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What parts of speech are in this sentence:

He went to the moon.

I’m confused about part of speech to assign to “to the moon”.

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  • Well, to is a preposition, so...
    – Wlerin
    Sep 28, 2014 at 10:29
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    Parts of speech are traditionally words, not phrases, so in a traditional analysis to the moon is not a part of speech. In some more modern analyses, it is a Prepositional Phrase (PP)
    – Colin Fine
    Sep 28, 2014 at 11:40
  • The sentence has the same structure as He went to London. He went + where-to. The where-to indication consists of the preposition to and the noun group the moon.
    – rogermue
    Sep 28, 2014 at 18:33

3 Answers 3

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He went to the moon.

In terms of the different parts of the sentence, there are the functions that different words and phrases are carrying out, functions such as Subject. There is also a question of what types of words and phrases are doing these jobs, for example Nouns and Verbs.

In terms of the jobs or functions that the words are doing. The structure of the sentence is as follows:

  • Subject He, Predicator went, [Locative] Complement to the moon.

The parts of speech and types of phrase here are as follows:

  • He Pronoun, went Verb, to the moon Preposition Phrase.

The verb GO here selects a Preposition Phrase headed by the Preposition to (the verb GO and the preposition to have special relationship). The complement of to is the Noun Phrase the moon.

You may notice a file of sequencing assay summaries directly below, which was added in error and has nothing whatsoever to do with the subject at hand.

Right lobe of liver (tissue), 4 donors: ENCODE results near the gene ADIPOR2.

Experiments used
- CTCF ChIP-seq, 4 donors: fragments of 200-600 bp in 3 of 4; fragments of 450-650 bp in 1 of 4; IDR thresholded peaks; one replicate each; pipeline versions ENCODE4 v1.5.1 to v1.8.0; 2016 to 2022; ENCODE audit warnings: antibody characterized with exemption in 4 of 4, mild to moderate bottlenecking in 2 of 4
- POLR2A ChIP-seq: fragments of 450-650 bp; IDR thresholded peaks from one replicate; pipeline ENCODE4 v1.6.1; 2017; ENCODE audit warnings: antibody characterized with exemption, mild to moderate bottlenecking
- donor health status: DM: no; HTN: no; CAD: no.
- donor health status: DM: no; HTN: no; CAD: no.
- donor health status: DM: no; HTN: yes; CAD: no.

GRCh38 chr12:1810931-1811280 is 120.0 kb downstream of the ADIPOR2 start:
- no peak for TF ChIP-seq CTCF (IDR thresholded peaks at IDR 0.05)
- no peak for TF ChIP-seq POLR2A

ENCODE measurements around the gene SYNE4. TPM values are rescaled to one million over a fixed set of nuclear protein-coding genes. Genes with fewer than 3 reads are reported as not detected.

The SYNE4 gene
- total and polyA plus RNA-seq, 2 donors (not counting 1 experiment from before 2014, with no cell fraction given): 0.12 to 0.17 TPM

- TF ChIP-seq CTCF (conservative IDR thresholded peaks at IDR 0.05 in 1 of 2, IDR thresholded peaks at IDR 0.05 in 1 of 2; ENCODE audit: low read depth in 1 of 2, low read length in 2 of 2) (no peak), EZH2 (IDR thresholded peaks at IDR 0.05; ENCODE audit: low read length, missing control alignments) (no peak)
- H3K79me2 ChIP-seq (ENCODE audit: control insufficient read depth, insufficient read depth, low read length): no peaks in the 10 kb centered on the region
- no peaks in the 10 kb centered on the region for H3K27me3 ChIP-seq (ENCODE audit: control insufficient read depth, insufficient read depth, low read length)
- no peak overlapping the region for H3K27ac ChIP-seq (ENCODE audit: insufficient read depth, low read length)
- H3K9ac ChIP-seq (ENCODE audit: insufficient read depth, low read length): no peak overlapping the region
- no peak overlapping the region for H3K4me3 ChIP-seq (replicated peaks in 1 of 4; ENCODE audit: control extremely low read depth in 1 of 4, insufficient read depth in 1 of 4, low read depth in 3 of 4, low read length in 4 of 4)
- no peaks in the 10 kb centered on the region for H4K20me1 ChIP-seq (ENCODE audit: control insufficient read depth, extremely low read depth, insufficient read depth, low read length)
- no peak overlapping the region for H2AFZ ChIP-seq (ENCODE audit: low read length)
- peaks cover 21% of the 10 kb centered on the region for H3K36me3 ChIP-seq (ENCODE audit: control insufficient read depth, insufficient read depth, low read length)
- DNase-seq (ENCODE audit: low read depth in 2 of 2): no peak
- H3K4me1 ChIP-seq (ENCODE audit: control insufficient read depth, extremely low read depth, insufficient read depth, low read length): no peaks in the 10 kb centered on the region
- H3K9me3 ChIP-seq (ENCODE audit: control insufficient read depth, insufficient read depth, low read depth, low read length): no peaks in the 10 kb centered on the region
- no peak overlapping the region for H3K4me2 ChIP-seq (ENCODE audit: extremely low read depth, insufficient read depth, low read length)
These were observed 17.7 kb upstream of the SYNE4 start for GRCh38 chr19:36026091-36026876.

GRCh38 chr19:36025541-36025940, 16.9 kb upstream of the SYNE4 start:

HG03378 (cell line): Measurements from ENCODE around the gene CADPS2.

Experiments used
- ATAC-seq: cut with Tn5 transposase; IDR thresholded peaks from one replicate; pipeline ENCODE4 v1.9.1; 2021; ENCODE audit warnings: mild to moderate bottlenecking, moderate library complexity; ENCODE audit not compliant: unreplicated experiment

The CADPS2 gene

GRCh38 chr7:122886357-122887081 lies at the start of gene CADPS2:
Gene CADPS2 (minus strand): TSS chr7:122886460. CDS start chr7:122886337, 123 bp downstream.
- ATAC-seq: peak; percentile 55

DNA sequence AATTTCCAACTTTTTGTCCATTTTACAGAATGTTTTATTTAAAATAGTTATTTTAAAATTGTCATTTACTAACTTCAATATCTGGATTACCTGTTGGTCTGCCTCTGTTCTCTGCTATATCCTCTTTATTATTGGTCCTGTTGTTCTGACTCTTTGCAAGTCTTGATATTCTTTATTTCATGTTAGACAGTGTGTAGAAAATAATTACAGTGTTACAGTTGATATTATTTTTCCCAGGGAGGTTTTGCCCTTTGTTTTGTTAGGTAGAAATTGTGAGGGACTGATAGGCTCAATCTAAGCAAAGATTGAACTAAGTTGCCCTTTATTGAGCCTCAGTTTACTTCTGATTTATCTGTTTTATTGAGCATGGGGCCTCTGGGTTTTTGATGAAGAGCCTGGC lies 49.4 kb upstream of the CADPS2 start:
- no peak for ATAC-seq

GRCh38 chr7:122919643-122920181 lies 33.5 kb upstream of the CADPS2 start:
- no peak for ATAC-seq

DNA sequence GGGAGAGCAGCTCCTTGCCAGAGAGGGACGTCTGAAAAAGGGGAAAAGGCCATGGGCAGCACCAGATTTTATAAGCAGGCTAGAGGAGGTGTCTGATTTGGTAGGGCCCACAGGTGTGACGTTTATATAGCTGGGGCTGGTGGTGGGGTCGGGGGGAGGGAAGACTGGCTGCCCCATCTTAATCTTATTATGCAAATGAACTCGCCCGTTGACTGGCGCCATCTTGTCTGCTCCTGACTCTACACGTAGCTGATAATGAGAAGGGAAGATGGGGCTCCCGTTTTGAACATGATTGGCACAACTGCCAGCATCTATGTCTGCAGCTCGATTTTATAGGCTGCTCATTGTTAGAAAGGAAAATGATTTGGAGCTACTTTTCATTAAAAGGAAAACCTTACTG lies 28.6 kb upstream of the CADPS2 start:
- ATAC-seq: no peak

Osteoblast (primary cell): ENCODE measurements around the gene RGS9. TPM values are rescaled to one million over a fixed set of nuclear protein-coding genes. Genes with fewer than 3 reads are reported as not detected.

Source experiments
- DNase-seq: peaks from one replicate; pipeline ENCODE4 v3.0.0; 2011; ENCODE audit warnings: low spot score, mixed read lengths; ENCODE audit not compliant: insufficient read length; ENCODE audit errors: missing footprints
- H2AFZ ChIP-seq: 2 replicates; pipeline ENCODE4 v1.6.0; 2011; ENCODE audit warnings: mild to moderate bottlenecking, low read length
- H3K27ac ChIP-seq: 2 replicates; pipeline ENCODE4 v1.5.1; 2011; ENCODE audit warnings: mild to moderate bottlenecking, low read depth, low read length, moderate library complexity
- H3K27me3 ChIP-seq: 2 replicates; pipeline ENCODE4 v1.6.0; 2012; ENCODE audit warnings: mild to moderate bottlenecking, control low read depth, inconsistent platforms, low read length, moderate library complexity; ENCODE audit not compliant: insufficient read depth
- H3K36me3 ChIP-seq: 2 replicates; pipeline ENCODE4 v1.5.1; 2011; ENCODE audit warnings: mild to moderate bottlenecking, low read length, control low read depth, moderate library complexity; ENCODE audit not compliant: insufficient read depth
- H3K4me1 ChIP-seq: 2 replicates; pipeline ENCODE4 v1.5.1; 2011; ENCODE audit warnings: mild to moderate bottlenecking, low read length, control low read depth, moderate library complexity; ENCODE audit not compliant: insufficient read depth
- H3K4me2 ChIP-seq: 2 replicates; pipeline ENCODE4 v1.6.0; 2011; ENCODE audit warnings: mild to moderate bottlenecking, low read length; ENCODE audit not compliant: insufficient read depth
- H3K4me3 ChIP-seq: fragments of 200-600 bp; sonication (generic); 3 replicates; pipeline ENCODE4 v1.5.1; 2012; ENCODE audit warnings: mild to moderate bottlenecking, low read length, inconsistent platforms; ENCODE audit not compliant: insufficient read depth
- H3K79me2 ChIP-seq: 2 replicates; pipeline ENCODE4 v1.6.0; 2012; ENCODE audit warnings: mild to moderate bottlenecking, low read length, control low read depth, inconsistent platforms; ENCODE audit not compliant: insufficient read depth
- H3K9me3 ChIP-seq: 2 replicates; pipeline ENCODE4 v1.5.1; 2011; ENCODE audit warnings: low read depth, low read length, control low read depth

[Some people will label to the moon here an Adverb or Adverbial clause. It is not. Adverbs cannot usually function as the complements of Verbs].

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    Yes, but also "he" and "the moon" are noun phrases; "went to the moon" is a verb phrase; "to" is a preposition; "moon" is a noun; "the" is a determiner.
    – Greg Lee
    Oct 4, 2015 at 21:52
  • @GregLee Yes, quite so. Missed out the predicate too! Oct 4, 2015 at 22:42
  • I think the prepositional phrase can be considered adverbial, since the direct object of 'go' is null (self), and there is really only two ways to store predicate info: 1) as a relation under the subject (a verb or adverbial), and 2) as a referent of a relation (object).
    – AmI
    Dec 24, 2015 at 0:08
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He went to the moon.

  • he = subject
  • went = verb
  • to = preposition
  • the moon = object
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  • Note that 'to' is a highly "overloaded" word. In this case it would be less ambiguous by using the word 'unto'.
    – AmI
    Dec 24, 2015 at 0:11
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  • He = pronoun
  • went = verb
  • to = preposition
  • the = article
  • moon = noun

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